Foreword by Meret Meyer. Text by Jean-Louis Prat, Ekaterina Selezneva, Angela Lampe, Ángeles Caso.
Marc Chagall is justly famed as one of modernism’s greatest colorists, and its most articulate painter of dispossession, exile and human joy. Chagall also uniquely reconciled the motifs and concerns of Jewish culture with his strange amalgam of Symbolism, Fauvism and Cubism. His lifespan encompassed two world wars, the October Revolution of 1917 and continual uprooting, with lengthy spells in Paris, Moscow and New York; although he painted the ravages of these wars and the sufferings of the Jewish people, and although his art is steeped in the melancholia of exile, it never ceased to affirm life and to praise it.
This beautifully produced volume, with its abundance of color plates and first-rate scholarship, celebrates Chagall in all his diversity, reproducing paintings, book illustrations to the Bible and works by Gogol and La Fontaine, stained glass, stage sets, ceramics, tapestries and prints. These works are contextualized in essays by Chagall scholars Meret Meyer, Jean-Louis Prat, Ekaterina Selezneva, Angela Lampe and Ángeles Caso, and in an extensive chronology of the artist’s life, amply illustrated with photographs from his personal album.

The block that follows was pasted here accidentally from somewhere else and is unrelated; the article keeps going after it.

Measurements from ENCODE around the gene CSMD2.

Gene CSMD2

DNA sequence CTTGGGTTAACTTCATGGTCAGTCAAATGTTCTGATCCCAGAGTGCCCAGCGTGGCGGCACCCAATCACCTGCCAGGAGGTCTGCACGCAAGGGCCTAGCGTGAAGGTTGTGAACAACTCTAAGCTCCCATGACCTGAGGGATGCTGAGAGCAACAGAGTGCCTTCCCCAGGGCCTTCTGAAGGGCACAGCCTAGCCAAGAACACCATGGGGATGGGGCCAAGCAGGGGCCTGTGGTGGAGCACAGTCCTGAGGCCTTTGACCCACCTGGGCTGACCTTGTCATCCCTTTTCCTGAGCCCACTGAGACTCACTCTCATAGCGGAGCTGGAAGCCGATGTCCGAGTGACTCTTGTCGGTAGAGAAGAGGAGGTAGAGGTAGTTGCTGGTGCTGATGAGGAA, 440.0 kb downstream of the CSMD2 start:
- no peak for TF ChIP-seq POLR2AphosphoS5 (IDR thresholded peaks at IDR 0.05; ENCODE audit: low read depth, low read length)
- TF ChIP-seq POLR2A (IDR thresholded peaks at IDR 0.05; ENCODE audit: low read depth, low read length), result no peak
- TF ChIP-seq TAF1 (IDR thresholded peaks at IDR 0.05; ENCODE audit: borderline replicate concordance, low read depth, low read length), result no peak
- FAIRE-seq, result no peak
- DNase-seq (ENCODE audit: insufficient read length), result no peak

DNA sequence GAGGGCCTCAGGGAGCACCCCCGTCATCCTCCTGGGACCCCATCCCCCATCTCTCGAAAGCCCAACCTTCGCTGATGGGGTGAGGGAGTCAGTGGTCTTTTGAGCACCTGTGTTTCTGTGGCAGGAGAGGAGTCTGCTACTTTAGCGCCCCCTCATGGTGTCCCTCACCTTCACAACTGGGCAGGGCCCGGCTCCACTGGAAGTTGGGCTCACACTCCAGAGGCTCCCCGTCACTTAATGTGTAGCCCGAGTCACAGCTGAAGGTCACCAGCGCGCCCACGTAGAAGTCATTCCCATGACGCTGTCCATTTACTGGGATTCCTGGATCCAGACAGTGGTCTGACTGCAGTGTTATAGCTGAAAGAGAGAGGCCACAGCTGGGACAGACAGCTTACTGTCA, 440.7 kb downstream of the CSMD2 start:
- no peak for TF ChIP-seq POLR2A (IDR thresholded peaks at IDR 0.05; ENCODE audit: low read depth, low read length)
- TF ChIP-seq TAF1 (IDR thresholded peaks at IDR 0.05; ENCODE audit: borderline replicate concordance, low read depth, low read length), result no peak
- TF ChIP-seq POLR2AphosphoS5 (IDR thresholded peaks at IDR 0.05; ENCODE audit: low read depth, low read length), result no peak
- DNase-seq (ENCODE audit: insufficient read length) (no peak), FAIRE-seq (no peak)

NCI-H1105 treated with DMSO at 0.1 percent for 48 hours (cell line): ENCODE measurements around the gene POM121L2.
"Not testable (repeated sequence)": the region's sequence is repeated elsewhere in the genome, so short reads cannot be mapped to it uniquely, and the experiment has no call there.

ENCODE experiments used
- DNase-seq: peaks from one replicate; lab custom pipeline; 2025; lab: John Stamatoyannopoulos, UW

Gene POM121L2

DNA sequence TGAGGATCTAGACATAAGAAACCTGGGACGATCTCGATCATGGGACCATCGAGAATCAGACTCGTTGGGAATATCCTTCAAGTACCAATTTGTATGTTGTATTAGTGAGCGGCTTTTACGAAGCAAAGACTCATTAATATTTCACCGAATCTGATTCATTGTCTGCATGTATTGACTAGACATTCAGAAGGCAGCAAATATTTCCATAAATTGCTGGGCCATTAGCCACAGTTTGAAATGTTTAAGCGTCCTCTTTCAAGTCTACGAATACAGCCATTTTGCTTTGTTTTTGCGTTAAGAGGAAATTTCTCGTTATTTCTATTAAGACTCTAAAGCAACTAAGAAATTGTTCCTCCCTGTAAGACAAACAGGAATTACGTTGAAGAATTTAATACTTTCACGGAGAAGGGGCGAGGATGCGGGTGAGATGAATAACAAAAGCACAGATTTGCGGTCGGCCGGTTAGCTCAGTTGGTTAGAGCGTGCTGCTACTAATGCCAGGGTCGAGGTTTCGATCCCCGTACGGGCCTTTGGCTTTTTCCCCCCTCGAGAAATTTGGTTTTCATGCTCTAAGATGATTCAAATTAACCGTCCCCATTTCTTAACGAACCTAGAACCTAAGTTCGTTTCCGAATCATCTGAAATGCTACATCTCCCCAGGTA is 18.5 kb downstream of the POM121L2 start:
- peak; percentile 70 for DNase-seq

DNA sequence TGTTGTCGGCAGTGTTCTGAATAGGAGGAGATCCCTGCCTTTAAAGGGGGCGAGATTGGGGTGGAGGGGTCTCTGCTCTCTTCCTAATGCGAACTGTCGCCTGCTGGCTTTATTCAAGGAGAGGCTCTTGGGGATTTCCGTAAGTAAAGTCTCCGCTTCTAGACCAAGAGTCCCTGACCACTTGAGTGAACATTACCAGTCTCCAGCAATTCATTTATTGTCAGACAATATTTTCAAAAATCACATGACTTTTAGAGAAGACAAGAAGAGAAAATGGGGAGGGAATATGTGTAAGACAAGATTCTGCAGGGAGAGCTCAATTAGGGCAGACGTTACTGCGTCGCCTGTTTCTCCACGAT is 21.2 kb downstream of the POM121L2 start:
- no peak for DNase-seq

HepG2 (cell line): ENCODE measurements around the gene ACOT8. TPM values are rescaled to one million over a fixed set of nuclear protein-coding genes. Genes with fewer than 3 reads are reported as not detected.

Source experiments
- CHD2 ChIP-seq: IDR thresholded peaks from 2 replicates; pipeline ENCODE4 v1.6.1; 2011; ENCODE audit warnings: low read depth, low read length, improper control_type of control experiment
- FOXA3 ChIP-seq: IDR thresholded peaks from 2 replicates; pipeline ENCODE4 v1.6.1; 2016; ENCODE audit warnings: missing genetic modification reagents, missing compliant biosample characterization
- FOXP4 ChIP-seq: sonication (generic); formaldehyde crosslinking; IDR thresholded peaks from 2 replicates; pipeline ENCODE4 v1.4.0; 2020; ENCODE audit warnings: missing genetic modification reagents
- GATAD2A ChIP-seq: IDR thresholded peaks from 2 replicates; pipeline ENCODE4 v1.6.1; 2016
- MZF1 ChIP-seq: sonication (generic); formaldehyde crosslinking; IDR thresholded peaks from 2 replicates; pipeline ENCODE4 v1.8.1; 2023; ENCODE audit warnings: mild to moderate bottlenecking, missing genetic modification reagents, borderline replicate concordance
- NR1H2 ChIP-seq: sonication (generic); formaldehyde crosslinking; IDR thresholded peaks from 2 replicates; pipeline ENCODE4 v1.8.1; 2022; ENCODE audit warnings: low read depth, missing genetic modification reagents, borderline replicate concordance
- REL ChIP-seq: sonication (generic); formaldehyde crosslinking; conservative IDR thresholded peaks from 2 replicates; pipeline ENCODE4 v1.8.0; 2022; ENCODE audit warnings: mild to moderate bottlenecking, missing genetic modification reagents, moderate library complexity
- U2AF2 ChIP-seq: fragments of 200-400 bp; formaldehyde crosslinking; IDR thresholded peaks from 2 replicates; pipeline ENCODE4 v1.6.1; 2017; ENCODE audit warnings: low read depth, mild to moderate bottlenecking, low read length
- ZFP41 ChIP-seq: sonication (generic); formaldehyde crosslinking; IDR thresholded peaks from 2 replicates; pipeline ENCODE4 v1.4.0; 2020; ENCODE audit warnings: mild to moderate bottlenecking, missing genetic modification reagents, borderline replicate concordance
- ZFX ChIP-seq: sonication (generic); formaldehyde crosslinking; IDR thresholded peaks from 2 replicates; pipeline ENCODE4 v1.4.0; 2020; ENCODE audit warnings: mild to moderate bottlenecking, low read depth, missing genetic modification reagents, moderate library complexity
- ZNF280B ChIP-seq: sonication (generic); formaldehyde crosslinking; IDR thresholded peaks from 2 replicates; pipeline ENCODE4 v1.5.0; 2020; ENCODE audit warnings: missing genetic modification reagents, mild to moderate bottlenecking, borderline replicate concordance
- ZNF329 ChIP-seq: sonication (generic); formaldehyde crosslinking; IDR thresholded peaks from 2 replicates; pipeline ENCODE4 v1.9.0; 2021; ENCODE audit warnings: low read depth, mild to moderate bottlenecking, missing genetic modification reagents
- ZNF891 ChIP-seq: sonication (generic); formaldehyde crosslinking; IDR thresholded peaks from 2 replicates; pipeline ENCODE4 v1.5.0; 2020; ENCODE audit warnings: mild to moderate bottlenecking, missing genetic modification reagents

Marc Chagall (1887–1985) was born in Liozna, near Vitebsk, Belarus, a major center of Hassidic culture in the Russian empire. In 1906 he moved to St Petersburg, Russia, enrolling in art school before moving to Paris in 1910, where Apollinaire, Delaunay and Léger were among his earliest advocates. Chagall’s reputation began to grow during his Moscow years (1914–1922), but it was not until some five years after his return to Paris that his first major exhibitions took place. Two years into the Second World War, Chagall went into exile again, living in New York until 1948. The major triumph of his last decades was perhaps his ceiling for the Paris Opera (1963), which astounded both critics and the wider public.